This past September at a hotel in Atlanta, some 20 senior IT managers in industries ranging from agriculture to retail to high tech attended the first in a series of invitation-only “MBA for IT” seminars sponsored by Blazent Inc., a San Mateo, California-based software vendor.
Throughout the day, consultant Ron Griffin, a former chief information officer at Home Depot, led the attendees through a battery of courses designed to show IT managers how to integrate business fundamentals into their everyday work lives. Griffin began by discussing what CFOs and CEOs think of IT, and then covered such topics as IT governance, accounting, and finance fundamentals, how to effectively compete for budget dollars, and how to manage expenses. To make such concepts come to life, he peppered the course materials with quizzes and real-life examples, sharing anecdotes from his own experiences in more than 30 years of working in IT.
The goal: to build a better CIO. “We are trying to prepare the next generation of IT leadership,” says Griffin. “We want to give the attendees a full-blown curriculum that covers the waterfront for not only the business essentials that they need but also technology essentials, project essentials, management and administration essentials, and leadership essentials.”
Griffin uses the three-legged-stool analogy: in this instance, the legs are technological competence, communication skills, and business savvy. “If you are weak on any one of those,” he says, “you have a problem.”
For years, CFOs longed for CIOs who were at least familiar with concepts like hurdle rates and return on capital. Now, these wishes are becoming requirements. As Howard Rubin, an executive vice president at Meta Group, puts it, employers today are “looking for a new hybrid professional who understands the business and can translate it into systems action with high acuity. The new technology worker is not just a technology worker: he or she is a business-technology worker with good business skills, technology skills, and massive intellectual capital about the subject domain of their company.”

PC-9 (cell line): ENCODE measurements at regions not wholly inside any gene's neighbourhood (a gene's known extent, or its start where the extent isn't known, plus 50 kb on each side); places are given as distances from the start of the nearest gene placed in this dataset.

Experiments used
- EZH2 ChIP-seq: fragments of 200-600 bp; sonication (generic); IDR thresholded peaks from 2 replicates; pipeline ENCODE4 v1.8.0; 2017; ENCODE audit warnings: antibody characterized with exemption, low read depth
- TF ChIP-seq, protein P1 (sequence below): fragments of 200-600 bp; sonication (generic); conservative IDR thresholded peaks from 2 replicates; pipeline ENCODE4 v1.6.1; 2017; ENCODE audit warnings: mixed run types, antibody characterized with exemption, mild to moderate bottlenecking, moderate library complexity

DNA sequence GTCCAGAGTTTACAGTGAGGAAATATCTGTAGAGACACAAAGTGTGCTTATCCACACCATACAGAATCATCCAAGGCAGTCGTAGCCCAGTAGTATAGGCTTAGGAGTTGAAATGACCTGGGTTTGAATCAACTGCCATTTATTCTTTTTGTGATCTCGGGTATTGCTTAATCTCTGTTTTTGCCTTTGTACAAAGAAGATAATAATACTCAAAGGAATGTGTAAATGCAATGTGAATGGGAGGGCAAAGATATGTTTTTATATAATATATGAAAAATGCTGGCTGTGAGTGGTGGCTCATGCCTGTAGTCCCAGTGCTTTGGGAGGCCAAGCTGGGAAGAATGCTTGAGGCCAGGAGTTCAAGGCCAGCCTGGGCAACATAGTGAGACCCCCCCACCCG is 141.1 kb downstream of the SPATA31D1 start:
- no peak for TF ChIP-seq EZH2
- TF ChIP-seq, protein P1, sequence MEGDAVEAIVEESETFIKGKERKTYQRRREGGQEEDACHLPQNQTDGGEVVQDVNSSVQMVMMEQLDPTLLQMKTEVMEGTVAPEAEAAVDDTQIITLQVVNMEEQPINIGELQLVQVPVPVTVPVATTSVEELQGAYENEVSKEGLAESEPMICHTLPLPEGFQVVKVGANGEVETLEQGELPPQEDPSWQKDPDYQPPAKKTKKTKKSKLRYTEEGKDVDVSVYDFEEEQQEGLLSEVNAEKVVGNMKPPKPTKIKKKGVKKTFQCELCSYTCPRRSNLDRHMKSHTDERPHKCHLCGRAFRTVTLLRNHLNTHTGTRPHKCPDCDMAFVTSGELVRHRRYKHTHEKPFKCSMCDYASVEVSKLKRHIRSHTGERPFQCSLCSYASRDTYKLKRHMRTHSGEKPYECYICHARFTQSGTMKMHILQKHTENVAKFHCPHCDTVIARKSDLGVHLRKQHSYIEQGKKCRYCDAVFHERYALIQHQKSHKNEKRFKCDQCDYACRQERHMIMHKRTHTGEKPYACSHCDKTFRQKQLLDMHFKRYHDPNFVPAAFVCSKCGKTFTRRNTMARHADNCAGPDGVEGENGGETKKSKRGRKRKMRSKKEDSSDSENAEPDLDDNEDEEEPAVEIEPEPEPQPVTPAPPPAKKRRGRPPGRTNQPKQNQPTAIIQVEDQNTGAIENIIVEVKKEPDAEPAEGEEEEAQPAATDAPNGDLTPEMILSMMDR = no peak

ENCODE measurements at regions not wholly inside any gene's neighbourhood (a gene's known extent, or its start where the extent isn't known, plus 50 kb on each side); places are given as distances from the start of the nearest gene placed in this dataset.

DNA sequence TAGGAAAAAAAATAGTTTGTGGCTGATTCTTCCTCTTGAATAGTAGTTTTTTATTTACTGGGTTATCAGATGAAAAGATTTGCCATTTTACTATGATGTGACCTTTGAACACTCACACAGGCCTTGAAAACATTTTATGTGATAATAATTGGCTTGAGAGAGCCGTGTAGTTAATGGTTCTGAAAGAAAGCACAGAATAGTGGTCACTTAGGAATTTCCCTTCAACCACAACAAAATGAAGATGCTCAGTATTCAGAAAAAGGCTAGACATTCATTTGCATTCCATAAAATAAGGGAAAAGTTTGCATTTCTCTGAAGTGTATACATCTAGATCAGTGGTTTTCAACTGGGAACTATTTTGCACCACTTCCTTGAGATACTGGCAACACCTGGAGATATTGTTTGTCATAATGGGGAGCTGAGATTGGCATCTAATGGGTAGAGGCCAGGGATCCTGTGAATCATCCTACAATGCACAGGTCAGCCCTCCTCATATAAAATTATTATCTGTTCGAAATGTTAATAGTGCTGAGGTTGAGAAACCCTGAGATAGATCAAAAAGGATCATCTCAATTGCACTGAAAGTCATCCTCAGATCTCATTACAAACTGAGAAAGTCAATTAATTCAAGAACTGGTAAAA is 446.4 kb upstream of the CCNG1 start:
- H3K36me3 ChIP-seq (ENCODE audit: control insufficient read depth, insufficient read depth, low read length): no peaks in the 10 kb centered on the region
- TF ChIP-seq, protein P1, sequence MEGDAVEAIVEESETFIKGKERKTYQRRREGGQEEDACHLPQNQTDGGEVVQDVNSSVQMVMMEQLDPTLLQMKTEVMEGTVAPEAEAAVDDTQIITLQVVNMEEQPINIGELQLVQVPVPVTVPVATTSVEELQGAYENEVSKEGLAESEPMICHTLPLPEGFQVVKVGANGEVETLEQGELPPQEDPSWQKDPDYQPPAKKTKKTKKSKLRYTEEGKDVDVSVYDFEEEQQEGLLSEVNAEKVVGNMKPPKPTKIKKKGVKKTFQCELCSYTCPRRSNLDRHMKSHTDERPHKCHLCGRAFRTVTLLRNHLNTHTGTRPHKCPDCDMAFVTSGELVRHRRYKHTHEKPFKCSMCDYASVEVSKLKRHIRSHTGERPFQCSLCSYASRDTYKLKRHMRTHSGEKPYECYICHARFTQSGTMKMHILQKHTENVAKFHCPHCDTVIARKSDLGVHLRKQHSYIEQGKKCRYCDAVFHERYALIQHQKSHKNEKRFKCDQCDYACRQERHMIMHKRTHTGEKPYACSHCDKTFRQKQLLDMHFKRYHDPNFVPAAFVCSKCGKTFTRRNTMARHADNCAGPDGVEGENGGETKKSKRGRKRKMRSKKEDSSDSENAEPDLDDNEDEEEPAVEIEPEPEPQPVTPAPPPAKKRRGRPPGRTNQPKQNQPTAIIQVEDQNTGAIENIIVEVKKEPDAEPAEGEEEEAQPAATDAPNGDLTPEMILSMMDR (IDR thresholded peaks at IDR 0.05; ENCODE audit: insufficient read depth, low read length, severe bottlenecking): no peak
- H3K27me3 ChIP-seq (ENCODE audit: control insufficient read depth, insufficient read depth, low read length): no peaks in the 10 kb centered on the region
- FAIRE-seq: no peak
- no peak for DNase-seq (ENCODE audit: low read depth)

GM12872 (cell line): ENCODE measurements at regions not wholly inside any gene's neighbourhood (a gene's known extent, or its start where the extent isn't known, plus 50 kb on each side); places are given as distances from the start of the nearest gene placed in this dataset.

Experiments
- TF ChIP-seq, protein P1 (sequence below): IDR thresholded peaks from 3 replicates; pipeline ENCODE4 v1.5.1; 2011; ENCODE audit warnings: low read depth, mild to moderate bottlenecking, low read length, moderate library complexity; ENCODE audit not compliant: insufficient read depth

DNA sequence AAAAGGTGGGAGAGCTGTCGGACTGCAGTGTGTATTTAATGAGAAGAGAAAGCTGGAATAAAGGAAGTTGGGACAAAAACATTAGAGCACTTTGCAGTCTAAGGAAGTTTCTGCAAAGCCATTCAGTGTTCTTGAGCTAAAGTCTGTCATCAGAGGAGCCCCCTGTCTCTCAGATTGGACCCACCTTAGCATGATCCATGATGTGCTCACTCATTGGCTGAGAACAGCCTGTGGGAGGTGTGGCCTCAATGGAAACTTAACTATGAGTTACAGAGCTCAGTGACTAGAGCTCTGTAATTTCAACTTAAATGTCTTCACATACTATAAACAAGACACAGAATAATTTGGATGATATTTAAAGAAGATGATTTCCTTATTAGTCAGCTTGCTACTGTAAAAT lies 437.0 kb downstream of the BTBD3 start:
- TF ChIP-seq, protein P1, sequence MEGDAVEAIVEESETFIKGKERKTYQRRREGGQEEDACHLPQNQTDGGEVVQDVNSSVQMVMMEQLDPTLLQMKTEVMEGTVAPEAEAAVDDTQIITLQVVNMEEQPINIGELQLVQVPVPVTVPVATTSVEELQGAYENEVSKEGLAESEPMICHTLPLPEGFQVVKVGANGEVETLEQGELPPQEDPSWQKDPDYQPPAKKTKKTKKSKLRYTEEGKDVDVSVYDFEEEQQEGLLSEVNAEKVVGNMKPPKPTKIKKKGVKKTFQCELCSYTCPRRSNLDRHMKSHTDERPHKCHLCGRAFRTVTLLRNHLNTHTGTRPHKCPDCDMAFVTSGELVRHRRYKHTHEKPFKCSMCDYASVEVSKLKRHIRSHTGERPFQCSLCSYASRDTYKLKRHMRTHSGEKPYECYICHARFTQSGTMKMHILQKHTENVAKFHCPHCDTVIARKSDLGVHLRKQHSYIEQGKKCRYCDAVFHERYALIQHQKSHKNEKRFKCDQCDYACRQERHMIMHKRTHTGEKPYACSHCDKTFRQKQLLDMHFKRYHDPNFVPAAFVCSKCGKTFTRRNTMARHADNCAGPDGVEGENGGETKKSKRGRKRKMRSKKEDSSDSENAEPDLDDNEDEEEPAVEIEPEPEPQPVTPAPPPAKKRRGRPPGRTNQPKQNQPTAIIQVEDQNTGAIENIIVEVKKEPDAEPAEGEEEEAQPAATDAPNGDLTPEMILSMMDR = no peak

Senior IT executives are not the only techies who need to do some growing. Even midlevel IT workers are being pressed to expand their horizons. “Somebody who is inflexible and wants to be a programmer for the rest of their life is probably in the wrong industry,” says Stephen Pickett, vice president and CIO at Penske Corp., a Detroit-based transportation company, and a board member of the Society for Information Management (SIM).
This corporate push for more business savvy IT workers can be seen in the types of training offered by various professional organizations. At SIM, president Nancy Markle, a former CIO at Arthur Andersen Americas, says, “We are not just training them for Microsoft or Cisco certification, but really training them more broadly in areas that are needed by the company; for example, some of the soft skills like negotiation and project management.” Much of that effort is motivated by the move toward outsourcing and related service arrangements — initiatives from the top that often leave IT employees managing the work of others rather than doing it themselves.